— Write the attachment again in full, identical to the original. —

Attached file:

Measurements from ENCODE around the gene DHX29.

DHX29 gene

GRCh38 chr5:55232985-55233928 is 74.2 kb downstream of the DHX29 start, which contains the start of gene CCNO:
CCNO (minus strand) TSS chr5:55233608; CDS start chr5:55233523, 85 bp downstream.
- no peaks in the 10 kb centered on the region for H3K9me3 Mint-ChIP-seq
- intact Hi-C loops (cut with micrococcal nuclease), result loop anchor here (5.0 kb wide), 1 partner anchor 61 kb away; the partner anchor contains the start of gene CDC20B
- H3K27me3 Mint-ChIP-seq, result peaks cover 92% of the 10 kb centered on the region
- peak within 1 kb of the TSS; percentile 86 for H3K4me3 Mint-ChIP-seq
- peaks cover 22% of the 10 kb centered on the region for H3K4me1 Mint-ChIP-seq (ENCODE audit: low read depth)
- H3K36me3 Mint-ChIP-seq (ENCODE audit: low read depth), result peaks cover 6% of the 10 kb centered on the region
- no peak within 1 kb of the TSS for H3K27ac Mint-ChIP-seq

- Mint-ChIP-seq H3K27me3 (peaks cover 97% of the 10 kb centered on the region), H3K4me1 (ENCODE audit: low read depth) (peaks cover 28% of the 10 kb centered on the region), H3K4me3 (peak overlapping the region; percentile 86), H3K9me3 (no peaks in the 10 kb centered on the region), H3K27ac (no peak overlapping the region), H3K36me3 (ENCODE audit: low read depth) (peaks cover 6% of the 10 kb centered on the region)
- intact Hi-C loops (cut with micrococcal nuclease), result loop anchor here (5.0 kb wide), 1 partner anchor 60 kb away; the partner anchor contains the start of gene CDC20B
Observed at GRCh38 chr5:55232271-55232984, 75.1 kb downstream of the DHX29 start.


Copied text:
Measurements from ENCODE around the gene DHX29.

DHX29 gene

GRCh38 chr5:55232985-55233928 is 74.2 kb downstream of the DHX29 start, which contains the start of gene CCNO:
CCNO (minus strand) TSS chr5:55233608; CDS start chr5:55233523, 85 bp downstream.
- no peaks in the 10 kb centered on the region for H3K9me3 Mint-ChIP-seq
- intact Hi-C loops (cut with micrococcal nuclease), result loop anchor here (5.0 kb wide), 1 partner anchor 61 kb away; the partner anchor contains the start of gene CDC20B
- H3K27me3 Mint-ChIP-seq, result peaks cover 92% of the 10 kb centered on the region
- peak within 1 kb of the TSS; percentile 86 for H3K4me3 Mint-ChIP-seq
- peaks cover 22% of the 10 kb centered on the region for H3K4me1 Mint-ChIP-seq (ENCODE audit: low read depth)
- H3K36me3 Mint-ChIP-seq (ENCODE audit: low read depth), result peaks cover 6% of the 10 kb centered on the region
- no peak within 1 kb of the TSS for H3K27ac Mint-ChIP-seq

- Mint-ChIP-seq H3K27me3 (peaks cover 97% of the 10 kb centered on the region), H3K4me1 (ENCODE audit: low read depth) (peaks cover 28% of the 10 kb centered on the region), H3K4me3 (peak overlapping the region; percentile 86), H3K9me3 (no peaks in the 10 kb centered on the region), H3K27ac (no peak overlapping the region), H3K36me3 (ENCODE audit: low read depth) (peaks cover 6% of the 10 kb centered on the region)
- intact Hi-C loops (cut with micrococcal nuclease), result loop anchor here (5.0 kb wide), 1 partner anchor 60 kb away; the partner anchor contains the start of gene CDC20B
Observed at GRCh38 chr5:55232271-55232984, 75.1 kb downstream of the DHX29 start.